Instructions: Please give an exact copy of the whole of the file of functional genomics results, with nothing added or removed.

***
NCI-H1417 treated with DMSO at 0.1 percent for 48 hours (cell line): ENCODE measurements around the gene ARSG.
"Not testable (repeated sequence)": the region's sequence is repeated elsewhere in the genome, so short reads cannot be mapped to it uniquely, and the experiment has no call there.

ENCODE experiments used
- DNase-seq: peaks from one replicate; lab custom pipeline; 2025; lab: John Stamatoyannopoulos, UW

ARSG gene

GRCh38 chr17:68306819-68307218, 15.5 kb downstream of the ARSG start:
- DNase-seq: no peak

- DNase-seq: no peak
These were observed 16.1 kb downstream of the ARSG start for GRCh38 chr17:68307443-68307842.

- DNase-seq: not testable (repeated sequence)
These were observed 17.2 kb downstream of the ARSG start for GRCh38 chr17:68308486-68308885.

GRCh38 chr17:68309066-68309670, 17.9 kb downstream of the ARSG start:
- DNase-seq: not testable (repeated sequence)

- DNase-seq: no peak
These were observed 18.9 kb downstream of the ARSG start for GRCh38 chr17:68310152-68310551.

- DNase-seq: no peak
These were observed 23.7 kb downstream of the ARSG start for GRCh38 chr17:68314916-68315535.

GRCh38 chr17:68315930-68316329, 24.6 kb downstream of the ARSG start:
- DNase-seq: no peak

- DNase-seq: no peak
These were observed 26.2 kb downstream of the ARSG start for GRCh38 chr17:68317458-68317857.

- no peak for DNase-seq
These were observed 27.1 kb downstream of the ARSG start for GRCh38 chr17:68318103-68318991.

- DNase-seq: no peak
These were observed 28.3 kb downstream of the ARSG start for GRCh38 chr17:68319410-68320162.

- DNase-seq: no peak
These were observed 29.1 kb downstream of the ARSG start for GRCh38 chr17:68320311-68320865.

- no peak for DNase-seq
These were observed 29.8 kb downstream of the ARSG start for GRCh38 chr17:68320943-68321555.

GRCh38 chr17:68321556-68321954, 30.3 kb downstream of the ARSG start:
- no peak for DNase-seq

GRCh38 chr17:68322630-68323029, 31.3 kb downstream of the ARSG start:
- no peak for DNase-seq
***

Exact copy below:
NCI-H1417 treated with DMSO at 0.1 percent for 48 hours (cell line): ENCODE measurements around the gene ARSG.
"Not testable (repeated sequence)": the region's sequence is repeated elsewhere in the genome, so short reads cannot be mapped to it uniquely, and the experiment has no call there.

ENCODE experiments used
- DNase-seq: peaks from one replicate; lab custom pipeline; 2025; lab: John Stamatoyannopoulos, UW

ARSG gene

GRCh38 chr17:68306819-68307218, 15.5 kb downstream of the ARSG start:
- DNase-seq: no peak

- DNase-seq: no peak
These were observed 16.1 kb downstream of the ARSG start for GRCh38 chr17:68307443-68307842.

- DNase-seq: not testable (repeated sequence)
These were observed 17.2 kb downstream of the ARSG start for GRCh38 chr17:68308486-68308885.

GRCh38 chr17:68309066-68309670, 17.9 kb downstream of the ARSG start:
- DNase-seq: not testable (repeated sequence)

- DNase-seq: no peak
These were observed 18.9 kb downstream of the ARSG start for GRCh38 chr17:68310152-68310551.

- DNase-seq: no peak
These were observed 23.7 kb downstream of the ARSG start for GRCh38 chr17:68314916-68315535.

GRCh38 chr17:68315930-68316329, 24.6 kb downstream of the ARSG start:
- DNase-seq: no peak

- DNase-seq: no peak
These were observed 26.2 kb downstream of the ARSG start for GRCh38 chr17:68317458-68317857.

- no peak for DNase-seq
These were observed 27.1 kb downstream of the ARSG start for GRCh38 chr17:68318103-68318991.

- DNase-seq: no peak
These were observed 28.3 kb downstream of the ARSG start for GRCh38 chr17:68319410-68320162.

- DNase-seq: no peak
These were observed 29.1 kb downstream of the ARSG start for GRCh38 chr17:68320311-68320865.

- no peak for DNase-seq
These were observed 29.8 kb downstream of the ARSG start for GRCh38 chr17:68320943-68321555.

GRCh38 chr17:68321556-68321954, 30.3 kb downstream of the ARSG start:
- no peak for DNase-seq

GRCh38 chr17:68322630-68323029, 31.3 kb downstream of the ARSG start:
- no peak for DNase-seq